Cities in New Hampshire: From Mountains to Seacoast
New Hampshire offers an enchanting blend of historic charm, natural beauty and a deep sense of community. As the Granite State, New Hampshire stands proud with its rugged landscapes, picturesque mountains and picturesque coastal regions. With its captivating mix of quaint villages, colonial architecture and stunning outdoor vistas, New Hampshire invites travelers to immerse themselves in a world of timeless allure. From the iconic Old Man of the Mountain, now enshrined in memory, to the grandeur of the Mount Washington Observatory, a testament to human resilience, New Hampshire's landscapes and stories are intertwined with the spirit of exploration and determination.
New Hampshire Quick Facts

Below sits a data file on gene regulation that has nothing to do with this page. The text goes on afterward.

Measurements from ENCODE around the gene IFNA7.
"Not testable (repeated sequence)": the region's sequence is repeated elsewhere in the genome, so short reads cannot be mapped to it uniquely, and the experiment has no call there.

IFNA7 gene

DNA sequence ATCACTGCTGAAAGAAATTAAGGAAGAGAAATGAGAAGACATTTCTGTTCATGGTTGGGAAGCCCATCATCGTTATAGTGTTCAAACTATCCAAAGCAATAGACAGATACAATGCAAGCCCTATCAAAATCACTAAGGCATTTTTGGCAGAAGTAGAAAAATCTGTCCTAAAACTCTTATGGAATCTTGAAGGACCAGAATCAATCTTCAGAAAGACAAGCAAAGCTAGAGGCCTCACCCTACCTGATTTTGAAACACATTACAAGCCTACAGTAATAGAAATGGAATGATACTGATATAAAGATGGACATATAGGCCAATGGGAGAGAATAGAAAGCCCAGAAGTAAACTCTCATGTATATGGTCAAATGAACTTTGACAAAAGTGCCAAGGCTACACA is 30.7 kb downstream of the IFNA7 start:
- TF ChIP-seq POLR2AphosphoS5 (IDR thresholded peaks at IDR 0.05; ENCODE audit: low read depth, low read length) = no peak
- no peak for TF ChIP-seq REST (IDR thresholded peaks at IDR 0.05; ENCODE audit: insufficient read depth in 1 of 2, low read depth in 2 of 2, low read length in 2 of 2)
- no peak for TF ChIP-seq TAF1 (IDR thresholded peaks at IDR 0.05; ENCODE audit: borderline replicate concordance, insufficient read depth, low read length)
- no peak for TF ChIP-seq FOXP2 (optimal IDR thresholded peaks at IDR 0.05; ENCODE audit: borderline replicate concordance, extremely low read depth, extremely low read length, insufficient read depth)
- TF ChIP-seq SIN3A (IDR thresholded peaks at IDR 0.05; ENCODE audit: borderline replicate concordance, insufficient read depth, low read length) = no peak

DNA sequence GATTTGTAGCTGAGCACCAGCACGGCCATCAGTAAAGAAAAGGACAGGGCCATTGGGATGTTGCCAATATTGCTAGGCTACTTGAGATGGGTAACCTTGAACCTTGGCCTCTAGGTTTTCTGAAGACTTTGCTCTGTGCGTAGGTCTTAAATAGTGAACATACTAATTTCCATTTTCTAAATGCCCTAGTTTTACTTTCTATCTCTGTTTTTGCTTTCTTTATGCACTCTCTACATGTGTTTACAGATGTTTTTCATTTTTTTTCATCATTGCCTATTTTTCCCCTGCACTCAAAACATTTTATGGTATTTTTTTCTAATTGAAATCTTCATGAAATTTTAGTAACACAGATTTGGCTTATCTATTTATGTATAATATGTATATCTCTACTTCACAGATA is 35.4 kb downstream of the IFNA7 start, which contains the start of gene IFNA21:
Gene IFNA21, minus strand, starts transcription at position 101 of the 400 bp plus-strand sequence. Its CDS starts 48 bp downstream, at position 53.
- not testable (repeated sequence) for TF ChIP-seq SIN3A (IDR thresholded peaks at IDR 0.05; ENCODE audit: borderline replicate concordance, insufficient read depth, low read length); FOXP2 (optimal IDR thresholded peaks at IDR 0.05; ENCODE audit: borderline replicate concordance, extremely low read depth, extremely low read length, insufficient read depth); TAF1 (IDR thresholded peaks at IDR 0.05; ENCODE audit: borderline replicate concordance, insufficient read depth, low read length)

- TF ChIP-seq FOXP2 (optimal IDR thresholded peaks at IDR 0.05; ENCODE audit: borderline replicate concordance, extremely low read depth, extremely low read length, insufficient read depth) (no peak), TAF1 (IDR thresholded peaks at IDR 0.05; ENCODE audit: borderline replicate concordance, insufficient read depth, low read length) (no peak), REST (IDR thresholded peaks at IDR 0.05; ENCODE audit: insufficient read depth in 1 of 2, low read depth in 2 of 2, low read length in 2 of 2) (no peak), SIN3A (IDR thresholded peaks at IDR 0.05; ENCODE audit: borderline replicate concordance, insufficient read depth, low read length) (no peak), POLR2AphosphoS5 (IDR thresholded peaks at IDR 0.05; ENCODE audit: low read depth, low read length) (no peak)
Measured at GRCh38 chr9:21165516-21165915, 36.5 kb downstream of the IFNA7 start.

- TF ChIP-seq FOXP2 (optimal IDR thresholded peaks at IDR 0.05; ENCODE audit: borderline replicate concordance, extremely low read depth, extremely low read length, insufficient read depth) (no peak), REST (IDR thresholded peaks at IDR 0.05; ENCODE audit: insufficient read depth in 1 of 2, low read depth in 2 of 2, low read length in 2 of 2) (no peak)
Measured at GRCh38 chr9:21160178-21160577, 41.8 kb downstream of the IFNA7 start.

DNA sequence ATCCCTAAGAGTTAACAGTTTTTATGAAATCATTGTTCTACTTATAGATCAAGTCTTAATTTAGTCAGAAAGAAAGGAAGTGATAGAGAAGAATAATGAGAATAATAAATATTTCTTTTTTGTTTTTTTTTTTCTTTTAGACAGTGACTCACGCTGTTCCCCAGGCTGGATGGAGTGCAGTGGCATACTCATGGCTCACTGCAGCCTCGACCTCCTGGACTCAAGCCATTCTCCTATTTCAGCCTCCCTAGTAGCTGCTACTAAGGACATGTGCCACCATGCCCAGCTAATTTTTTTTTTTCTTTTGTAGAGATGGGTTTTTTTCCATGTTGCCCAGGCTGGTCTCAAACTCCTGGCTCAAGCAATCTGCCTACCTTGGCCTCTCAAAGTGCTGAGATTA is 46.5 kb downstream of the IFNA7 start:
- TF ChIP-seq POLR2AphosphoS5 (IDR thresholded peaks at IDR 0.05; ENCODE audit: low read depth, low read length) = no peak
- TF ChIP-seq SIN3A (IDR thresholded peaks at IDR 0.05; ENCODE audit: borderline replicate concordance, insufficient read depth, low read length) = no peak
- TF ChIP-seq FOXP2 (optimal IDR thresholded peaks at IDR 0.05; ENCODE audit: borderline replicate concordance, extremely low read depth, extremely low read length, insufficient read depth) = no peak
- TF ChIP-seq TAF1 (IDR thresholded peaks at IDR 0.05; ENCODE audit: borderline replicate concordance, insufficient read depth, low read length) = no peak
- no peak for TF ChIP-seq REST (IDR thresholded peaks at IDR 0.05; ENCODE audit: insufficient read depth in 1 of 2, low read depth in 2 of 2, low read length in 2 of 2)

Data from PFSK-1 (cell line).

The state nickname of New Hampshire is the "Granite State" due to its abundant granite formations and historical significance as a major granite producer. New Hampshire became the 9th state to join the United States on June 21, 1788. The capital city of New Hampshire is Concord, which is the state's third-largest city. The largest city by population in New Hampshire is Manchester with a population of only 112,441 people. There are only 5 cities in New Hampshire, but there are 221 towns and 25 unincorporated places. New Hampshire is the 5th smallest state, with a land area of only 9,349 square miles. New Hampshire is 4.24% water and forested areas cover more than 81% of all New Hampshire land. The first primary of every election is held in New Hampshire. Chicken tenders came from the Puritan Backroom in Manchester, back in 1974. The McDonald's brothers Richard and Mac were born in Manchester. New Hampshire does not charge any sales tax. The town of Peterborough is home to the first public library in the United States. New Hampshire is famous for its picturesque covered bridges, some of which date back to the 19th century, adding to the state's rustic charm. The state motto of New Hampshire is "Live Free or Die," reflecting the independent and liberty-loving spirit of its residents. Famous people born in the state include Mandy Moore, Sarah Silverman, Adam Sandler, Seth Meyers, Alan Shepard, Sam Huntington, Carlton Fisk and Franklin Pierce.